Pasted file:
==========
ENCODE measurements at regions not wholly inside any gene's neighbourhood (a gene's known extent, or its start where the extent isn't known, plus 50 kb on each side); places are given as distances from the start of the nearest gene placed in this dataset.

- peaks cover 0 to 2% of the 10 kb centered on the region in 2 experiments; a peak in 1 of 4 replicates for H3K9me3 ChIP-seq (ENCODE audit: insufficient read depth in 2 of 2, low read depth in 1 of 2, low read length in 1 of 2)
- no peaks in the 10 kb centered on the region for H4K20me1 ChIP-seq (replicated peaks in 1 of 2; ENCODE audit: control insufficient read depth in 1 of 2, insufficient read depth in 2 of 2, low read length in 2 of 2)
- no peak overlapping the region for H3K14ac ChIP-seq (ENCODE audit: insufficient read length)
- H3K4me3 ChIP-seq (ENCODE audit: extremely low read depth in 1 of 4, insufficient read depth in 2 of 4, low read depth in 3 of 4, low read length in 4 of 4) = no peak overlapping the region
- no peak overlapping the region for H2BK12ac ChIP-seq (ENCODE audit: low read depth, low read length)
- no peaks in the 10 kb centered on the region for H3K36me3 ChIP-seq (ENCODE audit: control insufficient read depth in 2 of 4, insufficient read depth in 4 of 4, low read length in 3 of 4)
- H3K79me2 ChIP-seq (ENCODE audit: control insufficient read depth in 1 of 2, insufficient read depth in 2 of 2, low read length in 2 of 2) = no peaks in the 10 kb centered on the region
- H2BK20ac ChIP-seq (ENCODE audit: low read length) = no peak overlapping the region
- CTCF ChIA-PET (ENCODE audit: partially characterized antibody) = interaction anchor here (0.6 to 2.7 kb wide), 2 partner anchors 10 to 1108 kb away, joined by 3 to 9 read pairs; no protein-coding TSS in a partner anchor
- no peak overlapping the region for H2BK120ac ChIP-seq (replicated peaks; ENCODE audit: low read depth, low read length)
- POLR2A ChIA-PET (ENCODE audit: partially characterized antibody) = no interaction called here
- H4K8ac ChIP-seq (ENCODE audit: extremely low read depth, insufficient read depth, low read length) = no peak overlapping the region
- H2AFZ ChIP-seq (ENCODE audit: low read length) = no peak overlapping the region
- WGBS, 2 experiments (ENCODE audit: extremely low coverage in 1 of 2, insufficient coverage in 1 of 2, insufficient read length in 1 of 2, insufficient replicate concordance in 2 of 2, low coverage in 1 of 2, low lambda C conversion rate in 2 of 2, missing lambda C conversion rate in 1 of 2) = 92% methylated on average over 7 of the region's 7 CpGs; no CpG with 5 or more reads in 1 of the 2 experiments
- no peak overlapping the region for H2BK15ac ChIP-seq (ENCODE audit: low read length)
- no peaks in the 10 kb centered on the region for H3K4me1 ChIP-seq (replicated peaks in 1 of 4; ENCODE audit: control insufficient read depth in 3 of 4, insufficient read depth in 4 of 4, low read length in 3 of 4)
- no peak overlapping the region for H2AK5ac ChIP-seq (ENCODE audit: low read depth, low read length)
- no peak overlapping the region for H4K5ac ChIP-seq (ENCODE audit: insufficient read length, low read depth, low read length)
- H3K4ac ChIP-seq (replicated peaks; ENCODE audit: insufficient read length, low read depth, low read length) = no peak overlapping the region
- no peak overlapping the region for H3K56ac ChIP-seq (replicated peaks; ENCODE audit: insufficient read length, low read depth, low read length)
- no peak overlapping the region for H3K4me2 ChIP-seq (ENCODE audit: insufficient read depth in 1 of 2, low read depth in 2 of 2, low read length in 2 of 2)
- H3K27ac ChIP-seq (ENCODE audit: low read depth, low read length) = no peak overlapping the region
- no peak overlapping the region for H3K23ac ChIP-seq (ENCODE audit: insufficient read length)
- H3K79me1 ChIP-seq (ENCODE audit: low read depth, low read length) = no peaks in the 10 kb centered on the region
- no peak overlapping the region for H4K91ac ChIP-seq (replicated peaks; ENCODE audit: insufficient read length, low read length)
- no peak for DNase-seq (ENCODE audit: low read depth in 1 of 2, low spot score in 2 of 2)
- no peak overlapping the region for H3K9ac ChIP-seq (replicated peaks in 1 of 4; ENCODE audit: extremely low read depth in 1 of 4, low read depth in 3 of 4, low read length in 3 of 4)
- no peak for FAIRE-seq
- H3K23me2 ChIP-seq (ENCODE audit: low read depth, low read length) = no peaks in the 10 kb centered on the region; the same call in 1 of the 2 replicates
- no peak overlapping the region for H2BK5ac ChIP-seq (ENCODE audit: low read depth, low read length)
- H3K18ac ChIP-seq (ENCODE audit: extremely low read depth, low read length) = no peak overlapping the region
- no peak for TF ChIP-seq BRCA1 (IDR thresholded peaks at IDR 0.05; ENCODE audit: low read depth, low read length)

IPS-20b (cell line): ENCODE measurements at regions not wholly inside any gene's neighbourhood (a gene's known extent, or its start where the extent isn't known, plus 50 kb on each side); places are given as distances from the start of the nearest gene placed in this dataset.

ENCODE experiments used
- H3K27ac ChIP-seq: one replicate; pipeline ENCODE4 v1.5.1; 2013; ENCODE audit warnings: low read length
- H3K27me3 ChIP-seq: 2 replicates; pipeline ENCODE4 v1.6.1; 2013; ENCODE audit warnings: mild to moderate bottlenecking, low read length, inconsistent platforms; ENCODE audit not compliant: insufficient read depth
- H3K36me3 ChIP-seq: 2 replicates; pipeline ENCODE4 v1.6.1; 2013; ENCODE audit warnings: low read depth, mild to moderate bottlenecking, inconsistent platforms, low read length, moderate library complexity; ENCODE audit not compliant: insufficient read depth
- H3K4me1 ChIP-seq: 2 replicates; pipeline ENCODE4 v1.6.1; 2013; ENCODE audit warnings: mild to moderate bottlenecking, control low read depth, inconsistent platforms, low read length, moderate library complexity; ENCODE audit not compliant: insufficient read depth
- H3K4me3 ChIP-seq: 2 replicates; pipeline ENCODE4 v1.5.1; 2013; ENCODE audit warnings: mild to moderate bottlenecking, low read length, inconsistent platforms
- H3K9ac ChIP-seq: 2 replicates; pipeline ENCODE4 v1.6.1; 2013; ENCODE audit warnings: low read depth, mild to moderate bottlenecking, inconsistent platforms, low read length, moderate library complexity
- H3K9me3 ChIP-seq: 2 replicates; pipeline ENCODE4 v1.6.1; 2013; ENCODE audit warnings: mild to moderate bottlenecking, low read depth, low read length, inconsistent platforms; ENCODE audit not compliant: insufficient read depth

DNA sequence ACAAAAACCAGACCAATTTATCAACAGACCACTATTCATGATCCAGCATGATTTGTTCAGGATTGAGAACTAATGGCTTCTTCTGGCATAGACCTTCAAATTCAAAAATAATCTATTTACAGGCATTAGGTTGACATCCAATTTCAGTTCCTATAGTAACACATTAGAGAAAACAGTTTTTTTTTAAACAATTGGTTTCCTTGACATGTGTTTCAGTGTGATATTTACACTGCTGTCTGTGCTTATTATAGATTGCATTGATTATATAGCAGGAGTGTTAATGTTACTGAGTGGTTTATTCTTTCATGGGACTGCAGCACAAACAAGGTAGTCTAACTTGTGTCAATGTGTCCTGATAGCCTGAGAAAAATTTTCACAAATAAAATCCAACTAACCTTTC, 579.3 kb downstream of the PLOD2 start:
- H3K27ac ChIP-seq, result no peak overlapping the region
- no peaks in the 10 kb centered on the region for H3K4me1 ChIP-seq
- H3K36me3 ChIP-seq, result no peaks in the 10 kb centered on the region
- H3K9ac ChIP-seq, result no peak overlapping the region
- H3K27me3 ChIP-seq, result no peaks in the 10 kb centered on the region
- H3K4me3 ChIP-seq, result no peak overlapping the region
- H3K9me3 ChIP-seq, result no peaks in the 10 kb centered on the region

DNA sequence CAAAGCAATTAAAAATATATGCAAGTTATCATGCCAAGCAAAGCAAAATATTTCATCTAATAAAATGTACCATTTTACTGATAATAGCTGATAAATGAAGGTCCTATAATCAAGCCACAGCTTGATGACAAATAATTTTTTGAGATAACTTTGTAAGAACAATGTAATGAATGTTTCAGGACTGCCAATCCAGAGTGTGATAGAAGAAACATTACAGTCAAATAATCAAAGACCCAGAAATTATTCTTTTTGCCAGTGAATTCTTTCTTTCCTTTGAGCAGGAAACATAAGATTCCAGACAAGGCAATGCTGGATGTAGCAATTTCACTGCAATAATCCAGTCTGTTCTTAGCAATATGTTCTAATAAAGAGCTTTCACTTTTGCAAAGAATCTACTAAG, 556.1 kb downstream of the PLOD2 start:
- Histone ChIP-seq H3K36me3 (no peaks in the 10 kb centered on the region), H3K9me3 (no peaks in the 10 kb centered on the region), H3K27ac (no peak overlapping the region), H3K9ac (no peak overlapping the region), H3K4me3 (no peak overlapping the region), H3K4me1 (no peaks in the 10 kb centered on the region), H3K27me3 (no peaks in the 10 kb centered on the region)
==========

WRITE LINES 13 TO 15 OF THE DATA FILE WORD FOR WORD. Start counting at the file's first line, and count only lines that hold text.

- H4K8ac ChIP-seq (ENCODE audit: extremely low read depth, insufficient read depth, low read length) = no peak overlapping the region
- H2AFZ ChIP-seq (ENCODE audit: low read length) = no peak overlapping the region
- WGBS, 2 experiments (ENCODE audit: extremely low coverage in 1 of 2, insufficient coverage in 1 of 2, insufficient read length in 1 of 2, insufficient replicate concordance in 2 of 2, low coverage in 1 of 2, low lambda C conversion rate in 2 of 2, missing lambda C conversion rate in 1 of 2) = 92% methylated on average over 7 of the region's 7 CpGs; no CpG with 5 or more reads in 1 of the 2 experiments